Irish ambassador summoned for reprimand

Foreign Ministry summons Irish ambassador to Israel after Irish Senate passes BDS bill. Further steps to be determined when PM returns.

Arutz Sheva Staff,

Foreign Ministry in Jerusalem
Foreign Ministry in Jerusalem
Flash 90

The Foreign Ministry summoned the Irish ambassador to Israel, Alison Kelly, following the passage of a BDS bill by the Irish Senate. Ambassador Kelley will be reprimanded by the ministry.

The so-called "Occupied Territories Bill" outlaws the trade of goods from Judea and Samaria and imposes prison sentences and heavy fines on those who do not comply with the law.

Jerusalem is awaiting the return of Prime Minister Binyamin Netanyahu from Russia before holding a meeting on taking further steps against the Irish move.

Earlier, the Foreign Ministry issued a response to the Irish decision saying that "the Irish Senate has given its hand to an aggressive, dangerous and radical populist anti-Israel boycott initiative that undermines prospects for a dialogue between Israel and the Palestinians."

"The absurdity in the course of the Irish Senate is that the boycott will harm the livelihood of many Palestinians working in the Israeli industrial zones affected by the boycott, and Israel will consider its steps in accordance with the developments in this legislation," the Foreign Ministry said.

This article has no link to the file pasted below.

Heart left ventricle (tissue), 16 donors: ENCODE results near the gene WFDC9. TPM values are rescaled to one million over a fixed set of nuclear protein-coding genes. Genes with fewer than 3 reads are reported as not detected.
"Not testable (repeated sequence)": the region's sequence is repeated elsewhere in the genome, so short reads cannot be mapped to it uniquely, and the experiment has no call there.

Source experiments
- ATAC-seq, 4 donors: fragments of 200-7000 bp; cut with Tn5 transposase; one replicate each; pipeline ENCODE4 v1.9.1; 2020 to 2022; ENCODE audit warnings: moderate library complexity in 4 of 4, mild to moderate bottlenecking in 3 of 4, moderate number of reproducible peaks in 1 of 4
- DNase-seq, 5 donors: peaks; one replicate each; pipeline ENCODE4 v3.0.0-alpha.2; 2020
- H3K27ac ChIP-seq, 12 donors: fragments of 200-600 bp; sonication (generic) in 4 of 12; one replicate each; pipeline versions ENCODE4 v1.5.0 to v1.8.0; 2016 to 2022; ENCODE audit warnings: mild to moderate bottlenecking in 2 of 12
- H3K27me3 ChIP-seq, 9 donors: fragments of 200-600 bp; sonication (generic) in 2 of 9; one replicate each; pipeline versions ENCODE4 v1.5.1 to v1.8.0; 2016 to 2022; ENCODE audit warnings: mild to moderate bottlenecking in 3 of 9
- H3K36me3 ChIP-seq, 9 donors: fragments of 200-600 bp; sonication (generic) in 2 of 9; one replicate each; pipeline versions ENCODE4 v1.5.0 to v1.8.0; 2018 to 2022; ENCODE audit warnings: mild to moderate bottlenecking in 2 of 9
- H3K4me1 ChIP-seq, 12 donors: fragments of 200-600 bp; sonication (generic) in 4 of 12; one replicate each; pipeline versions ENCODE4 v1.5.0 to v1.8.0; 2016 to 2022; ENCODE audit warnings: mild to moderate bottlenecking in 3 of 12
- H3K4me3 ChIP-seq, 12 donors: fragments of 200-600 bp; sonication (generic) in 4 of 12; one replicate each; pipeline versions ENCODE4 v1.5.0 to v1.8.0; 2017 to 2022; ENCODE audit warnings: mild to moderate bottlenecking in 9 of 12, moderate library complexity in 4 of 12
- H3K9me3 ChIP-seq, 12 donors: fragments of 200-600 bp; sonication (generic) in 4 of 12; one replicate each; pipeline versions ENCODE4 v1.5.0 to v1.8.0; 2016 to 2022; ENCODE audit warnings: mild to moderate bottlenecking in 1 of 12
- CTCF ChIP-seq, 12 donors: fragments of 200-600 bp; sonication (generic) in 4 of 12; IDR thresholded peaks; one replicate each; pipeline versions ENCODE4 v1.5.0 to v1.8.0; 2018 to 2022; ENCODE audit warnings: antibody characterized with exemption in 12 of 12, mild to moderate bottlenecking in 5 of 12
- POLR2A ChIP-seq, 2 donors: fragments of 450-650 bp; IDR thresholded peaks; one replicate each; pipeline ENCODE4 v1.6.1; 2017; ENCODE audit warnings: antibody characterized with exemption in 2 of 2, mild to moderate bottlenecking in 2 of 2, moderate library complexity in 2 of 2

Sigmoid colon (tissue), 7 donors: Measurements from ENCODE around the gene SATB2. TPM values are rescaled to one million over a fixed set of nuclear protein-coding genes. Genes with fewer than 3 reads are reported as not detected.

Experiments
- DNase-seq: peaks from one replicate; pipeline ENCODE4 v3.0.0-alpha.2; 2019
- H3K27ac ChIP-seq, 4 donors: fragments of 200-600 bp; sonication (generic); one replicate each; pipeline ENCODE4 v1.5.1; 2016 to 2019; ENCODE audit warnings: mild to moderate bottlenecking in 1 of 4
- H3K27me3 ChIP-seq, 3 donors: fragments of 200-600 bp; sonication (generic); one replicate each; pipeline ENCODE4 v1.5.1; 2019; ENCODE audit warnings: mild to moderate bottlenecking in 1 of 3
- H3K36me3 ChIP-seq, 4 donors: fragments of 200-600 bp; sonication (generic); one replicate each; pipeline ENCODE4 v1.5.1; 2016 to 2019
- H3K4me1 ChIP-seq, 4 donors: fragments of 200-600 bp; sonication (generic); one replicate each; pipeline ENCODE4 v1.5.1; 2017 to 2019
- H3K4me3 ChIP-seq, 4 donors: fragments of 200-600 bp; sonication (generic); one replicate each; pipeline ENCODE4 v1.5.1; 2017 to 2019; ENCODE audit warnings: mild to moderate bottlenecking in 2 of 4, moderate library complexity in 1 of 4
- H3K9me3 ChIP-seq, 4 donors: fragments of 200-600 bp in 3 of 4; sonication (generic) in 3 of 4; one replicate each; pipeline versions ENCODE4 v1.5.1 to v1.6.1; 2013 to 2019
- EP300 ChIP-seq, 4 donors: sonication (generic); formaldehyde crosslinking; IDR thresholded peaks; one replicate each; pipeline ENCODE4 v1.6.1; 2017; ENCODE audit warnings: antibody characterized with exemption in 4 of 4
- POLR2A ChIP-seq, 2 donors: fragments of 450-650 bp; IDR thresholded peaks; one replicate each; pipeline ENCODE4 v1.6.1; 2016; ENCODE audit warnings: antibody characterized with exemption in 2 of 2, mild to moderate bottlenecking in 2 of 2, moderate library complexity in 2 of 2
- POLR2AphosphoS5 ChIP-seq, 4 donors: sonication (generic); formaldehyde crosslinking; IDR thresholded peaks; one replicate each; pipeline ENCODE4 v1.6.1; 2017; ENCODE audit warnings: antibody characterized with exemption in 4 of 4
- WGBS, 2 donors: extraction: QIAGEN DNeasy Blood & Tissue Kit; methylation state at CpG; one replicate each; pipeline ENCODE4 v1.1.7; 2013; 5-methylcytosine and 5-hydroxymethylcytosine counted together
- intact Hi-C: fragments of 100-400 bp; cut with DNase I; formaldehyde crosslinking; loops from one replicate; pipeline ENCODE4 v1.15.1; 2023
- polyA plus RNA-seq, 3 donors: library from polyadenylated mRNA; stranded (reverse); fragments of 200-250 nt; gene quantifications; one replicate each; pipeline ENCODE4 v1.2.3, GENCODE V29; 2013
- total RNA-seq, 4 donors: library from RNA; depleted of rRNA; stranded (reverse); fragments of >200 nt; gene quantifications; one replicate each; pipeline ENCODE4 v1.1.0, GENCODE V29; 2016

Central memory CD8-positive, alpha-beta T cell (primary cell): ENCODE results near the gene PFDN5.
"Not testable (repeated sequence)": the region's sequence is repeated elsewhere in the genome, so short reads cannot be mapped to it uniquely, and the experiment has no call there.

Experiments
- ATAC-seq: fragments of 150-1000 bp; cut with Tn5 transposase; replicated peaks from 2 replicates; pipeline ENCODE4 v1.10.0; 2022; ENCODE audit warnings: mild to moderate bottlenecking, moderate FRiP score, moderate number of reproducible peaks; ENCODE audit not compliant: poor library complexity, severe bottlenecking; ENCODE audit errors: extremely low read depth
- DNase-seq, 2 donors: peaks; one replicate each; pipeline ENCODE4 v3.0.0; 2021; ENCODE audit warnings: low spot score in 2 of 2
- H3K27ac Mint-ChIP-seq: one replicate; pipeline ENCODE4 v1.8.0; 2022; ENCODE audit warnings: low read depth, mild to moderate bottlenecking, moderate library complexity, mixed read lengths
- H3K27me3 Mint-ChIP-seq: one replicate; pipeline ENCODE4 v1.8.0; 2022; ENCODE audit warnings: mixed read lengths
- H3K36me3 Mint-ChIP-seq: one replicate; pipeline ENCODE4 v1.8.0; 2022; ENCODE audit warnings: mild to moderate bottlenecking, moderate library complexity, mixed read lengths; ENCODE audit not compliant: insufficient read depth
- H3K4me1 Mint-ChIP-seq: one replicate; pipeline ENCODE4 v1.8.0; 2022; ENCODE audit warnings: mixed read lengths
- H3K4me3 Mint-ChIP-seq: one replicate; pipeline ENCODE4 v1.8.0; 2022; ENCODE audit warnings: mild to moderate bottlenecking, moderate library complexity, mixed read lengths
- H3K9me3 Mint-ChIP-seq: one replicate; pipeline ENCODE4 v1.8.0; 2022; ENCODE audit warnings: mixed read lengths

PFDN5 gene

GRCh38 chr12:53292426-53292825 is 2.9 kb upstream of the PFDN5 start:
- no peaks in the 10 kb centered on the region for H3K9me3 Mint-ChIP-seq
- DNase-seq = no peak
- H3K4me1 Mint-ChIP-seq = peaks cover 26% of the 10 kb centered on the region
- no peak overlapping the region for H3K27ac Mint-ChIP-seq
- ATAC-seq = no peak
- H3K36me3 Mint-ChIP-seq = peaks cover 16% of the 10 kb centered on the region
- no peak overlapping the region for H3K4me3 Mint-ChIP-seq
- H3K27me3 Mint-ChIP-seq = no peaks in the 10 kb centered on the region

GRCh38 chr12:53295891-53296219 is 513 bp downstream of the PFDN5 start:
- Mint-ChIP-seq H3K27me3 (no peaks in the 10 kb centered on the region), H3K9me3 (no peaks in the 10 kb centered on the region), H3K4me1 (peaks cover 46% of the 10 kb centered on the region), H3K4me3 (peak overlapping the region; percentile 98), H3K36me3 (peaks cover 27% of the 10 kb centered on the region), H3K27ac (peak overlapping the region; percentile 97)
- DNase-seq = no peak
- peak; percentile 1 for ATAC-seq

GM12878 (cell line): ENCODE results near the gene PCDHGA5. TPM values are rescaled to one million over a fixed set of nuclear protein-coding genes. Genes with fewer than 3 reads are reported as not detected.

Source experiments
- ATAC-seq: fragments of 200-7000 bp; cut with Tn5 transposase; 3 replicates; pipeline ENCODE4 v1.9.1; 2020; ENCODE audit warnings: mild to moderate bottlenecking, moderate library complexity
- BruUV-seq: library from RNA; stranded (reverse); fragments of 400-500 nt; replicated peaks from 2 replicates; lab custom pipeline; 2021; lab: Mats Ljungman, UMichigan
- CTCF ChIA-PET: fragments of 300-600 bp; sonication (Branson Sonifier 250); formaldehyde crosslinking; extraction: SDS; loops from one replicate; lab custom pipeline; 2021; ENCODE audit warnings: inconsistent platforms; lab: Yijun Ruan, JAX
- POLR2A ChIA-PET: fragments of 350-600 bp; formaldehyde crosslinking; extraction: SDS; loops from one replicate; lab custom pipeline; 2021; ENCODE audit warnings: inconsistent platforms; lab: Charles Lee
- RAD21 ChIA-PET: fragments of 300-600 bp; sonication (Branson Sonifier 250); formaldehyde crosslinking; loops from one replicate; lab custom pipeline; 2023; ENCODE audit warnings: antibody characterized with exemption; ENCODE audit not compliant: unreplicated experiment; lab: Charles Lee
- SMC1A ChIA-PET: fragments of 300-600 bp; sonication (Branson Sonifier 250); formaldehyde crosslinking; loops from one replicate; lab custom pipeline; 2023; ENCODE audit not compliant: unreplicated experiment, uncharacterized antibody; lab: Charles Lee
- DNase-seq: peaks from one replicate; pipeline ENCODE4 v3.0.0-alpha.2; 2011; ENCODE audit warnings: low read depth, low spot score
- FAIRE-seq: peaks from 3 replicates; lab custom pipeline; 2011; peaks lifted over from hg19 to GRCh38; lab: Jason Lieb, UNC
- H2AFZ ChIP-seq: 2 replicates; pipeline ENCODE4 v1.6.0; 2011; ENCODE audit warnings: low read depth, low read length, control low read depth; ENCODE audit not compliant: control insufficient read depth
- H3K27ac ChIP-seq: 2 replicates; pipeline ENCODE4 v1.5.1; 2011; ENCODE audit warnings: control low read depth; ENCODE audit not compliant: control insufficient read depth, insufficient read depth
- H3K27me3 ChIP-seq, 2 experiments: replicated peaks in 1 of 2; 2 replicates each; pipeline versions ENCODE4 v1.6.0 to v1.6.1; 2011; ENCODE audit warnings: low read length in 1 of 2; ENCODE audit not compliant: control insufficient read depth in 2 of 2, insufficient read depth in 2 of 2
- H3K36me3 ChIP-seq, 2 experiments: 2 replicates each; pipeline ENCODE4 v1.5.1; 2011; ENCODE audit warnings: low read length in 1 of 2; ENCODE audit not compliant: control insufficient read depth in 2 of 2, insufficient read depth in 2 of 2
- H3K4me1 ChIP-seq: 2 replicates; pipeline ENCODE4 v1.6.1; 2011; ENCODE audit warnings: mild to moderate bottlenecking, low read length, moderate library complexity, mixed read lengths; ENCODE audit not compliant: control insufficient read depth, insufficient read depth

The law in question does not specifically mention Israel, but states that all products originating in occupied territory must be confiscated.

However, lawmakers in Ireland who were asked to explain the question explained that this is a law that targets a target of "Judea and Samaria".

According to the bill, buying goods from "occupied territories" will be considered a criminal offense punishable by up to five years in prison or a fine of up to 250,000 euros.

The Irish attorney general said that he would find it difficult to defend the law from a legal point of view, since it contradicts the EU constitution, according to which a single state has no authority to determine with whom it conducts trade and who does not.


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